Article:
Mar 31, 2020

Why I'm Grateful to be Pregnant During This Pandemic

By Anna Mussmann 

It’s crazy to see how quickly daily life in America has been upended in the last few weeks. I’ve seen a few articles that say this is a terrible time to have a baby. In some ways, I suppose that’s true. 

I’m nearly full-term with my fourth child. My midwives have already announced a number of changes to their practice that leave me wondering what will happen when I go into labor. In some areas of the country, hospitals have decided not to allow husbands to be present during labor, and official recommendations now include separating babies from their mothers (potentially for a full two weeks) if the mother tests positive for Covid-19 or even if she simply has flu symptoms. Yikes. 

If it wasn’t for this pregnancy, it would be easier to hunker down with the comforting thought that this new illness isn’t statistically much of a threat to our family on the individual level [I know that young people can end up on ventilators, but most don't], and that our isolation is simply an attempt to protect others and to obey the authorities. As it stands, though, I really, really do not want to catch anything between now and Baby Mussmann’s birth that might make me cough--the thought of triggering protocols that would force me to give birth without my husband or my usual provider, and then possibly to see my baby taken away for testing, is pretty stressful. 

Yet I think that in the long haul, even though childbearing is simply another term for “hugely increased vulnerability,” it’s an enormous blessing to be able to view the pandemic and its political and economic repercussions through the lens of having a baby. Perhaps that’s because coming to grips with how vulnerable we humans really are is exactly what a pandemic makes us do.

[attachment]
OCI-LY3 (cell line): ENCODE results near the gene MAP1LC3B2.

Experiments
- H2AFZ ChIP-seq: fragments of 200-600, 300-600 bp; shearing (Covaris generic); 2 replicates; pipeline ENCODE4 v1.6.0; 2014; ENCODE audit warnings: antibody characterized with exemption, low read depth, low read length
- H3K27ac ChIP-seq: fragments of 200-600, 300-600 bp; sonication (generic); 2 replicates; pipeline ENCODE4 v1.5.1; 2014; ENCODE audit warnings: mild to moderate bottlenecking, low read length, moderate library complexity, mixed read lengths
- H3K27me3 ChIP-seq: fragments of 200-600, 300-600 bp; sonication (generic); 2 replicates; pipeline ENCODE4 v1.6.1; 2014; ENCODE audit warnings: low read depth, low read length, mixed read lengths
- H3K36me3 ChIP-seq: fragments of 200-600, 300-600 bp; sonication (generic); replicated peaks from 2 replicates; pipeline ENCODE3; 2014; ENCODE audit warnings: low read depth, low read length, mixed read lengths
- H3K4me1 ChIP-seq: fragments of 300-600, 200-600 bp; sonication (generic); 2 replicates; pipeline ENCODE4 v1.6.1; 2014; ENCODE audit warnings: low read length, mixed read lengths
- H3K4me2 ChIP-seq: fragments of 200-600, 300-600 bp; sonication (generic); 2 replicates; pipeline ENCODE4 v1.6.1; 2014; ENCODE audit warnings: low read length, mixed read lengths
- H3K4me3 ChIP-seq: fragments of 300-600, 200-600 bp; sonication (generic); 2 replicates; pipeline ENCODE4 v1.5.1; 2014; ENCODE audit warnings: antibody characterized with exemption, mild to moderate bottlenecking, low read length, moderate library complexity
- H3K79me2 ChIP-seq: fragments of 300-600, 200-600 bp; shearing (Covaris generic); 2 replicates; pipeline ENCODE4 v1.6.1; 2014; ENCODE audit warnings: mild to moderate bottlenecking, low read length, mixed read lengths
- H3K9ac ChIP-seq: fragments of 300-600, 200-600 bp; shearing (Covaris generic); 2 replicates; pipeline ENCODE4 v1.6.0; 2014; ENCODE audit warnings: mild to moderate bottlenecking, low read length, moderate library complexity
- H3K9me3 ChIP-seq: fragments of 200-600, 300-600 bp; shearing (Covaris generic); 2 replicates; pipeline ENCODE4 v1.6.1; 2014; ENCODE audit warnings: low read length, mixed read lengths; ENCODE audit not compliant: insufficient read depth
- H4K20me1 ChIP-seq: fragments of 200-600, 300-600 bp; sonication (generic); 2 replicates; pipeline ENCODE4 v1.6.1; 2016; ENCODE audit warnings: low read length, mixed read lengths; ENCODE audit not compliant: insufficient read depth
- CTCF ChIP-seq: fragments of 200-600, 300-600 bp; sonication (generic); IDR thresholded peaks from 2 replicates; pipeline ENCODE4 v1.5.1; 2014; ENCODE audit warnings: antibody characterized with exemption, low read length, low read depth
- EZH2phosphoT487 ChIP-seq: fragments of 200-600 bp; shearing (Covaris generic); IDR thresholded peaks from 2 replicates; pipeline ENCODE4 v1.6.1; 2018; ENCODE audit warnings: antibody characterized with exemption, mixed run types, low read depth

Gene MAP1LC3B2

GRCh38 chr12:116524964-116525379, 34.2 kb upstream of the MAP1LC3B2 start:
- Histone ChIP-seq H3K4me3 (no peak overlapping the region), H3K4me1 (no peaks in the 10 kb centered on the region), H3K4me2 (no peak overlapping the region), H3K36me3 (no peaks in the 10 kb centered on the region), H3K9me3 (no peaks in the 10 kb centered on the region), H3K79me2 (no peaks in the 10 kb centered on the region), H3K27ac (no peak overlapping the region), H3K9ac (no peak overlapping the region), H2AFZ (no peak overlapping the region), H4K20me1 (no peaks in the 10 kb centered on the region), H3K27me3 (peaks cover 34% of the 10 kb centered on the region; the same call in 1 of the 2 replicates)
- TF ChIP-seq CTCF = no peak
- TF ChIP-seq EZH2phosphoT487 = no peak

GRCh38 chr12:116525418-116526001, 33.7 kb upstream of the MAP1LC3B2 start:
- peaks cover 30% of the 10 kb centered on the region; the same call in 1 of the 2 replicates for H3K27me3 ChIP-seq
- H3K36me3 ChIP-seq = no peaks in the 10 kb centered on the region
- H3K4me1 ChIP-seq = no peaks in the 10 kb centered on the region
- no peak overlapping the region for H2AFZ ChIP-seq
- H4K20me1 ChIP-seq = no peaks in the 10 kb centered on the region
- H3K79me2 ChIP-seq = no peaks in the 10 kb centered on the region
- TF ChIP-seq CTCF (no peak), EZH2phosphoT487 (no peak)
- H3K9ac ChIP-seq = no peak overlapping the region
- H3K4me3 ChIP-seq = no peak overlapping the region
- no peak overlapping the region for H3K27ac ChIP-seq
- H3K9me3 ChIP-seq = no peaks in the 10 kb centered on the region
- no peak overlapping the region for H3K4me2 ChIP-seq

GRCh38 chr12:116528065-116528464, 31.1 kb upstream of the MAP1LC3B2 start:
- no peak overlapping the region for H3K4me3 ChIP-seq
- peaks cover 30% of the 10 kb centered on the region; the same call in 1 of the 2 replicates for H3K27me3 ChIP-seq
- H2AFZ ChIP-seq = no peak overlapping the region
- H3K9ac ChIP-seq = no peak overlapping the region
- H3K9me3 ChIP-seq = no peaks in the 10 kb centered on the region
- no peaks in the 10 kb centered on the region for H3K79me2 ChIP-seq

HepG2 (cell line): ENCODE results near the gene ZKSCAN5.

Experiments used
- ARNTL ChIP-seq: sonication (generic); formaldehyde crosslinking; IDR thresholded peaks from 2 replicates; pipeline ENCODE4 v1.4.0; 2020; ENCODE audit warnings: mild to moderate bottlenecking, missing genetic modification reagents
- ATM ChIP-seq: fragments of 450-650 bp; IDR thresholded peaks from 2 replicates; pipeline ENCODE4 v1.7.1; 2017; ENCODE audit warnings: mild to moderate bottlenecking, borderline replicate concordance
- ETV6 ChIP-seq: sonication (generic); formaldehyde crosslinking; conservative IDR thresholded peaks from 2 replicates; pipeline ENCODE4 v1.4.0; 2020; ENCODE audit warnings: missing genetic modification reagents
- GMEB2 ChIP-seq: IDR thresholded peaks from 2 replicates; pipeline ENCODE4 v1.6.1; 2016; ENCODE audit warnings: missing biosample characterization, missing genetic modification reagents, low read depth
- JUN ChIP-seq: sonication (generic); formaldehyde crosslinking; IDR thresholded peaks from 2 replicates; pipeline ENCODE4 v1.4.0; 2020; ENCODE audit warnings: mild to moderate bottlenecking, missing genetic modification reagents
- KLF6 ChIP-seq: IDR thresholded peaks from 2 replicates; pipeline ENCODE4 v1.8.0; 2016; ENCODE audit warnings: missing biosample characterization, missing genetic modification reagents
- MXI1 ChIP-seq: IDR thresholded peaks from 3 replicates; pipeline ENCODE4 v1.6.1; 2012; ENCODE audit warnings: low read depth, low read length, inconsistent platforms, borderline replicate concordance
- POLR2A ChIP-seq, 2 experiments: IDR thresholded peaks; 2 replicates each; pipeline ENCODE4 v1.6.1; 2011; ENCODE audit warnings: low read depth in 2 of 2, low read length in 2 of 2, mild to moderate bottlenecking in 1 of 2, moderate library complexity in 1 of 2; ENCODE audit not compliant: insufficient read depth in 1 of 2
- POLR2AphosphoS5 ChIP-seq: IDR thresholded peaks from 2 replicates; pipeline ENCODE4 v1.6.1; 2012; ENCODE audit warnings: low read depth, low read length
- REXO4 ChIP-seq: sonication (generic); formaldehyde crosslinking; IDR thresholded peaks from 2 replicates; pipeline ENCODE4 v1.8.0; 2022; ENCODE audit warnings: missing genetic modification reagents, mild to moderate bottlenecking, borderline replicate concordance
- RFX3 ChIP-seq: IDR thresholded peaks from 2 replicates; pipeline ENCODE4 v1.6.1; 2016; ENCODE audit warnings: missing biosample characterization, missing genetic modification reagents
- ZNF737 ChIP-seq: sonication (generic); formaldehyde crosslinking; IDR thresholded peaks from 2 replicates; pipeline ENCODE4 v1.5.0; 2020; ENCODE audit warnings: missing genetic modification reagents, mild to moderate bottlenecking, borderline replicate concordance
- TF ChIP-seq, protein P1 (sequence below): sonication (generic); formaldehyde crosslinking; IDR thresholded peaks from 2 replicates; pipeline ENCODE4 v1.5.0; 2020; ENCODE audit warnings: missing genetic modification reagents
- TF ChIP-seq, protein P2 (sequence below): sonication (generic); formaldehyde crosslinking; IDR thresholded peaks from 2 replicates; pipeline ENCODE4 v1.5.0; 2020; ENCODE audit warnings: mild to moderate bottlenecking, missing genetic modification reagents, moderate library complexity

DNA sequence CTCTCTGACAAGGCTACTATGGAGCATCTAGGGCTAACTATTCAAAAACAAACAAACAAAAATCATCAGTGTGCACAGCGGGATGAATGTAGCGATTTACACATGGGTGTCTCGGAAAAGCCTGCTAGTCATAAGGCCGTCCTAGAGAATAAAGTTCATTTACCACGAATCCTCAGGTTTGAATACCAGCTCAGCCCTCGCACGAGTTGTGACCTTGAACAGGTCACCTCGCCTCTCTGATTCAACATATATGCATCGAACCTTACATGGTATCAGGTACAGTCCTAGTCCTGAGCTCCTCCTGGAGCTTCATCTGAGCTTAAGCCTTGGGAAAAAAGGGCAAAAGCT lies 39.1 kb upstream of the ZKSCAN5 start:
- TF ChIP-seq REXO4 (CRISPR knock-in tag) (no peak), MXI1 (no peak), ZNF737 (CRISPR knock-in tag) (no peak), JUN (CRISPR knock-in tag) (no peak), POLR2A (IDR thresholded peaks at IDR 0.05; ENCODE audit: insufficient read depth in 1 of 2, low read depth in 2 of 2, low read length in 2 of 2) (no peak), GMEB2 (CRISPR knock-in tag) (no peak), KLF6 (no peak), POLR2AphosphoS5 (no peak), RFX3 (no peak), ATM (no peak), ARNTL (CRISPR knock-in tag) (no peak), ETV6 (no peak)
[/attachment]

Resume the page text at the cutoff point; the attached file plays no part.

There is a magic to a baby. It may be loud and squinty-eyed, it may scream for no reason, and yet it is perfect. So incredibly beautiful, so filled with potential, so capable of filling us adults with a fierce desire to become better human beings. Babies don’t care about most of the stuff that stresses us out, and that makes them restful company. Besides, their heads smell nice. Babies help us narrow our focus--onto them--simply because they exist. At the same time, they pull our attention forward, beyond ourselves, to the future. 

Having babies is a reminder that life is filled with seasons. When my first child didn’t sleep, it felt unbearable--I hadn’t yet realized how quickly babies change. When my first two toddlers both cried at the same time, it was overwhelming--I hadn’t yet witnessed the speed at which children grow past needing constant attention. 

A few years with babies has taught me that the things which feel big and hard look different in retrospect. It’s not just that children change, but that facing new challenges has changed me. I, too, am going through seasons, and coming out different at the other end. I can recognize that many of the things that were uncomfortable were also good. I am better able to accept the words of Ecclesiastes:
For everything there is a season, and a time for every matter under heaven:
a time to be born, and a time to die;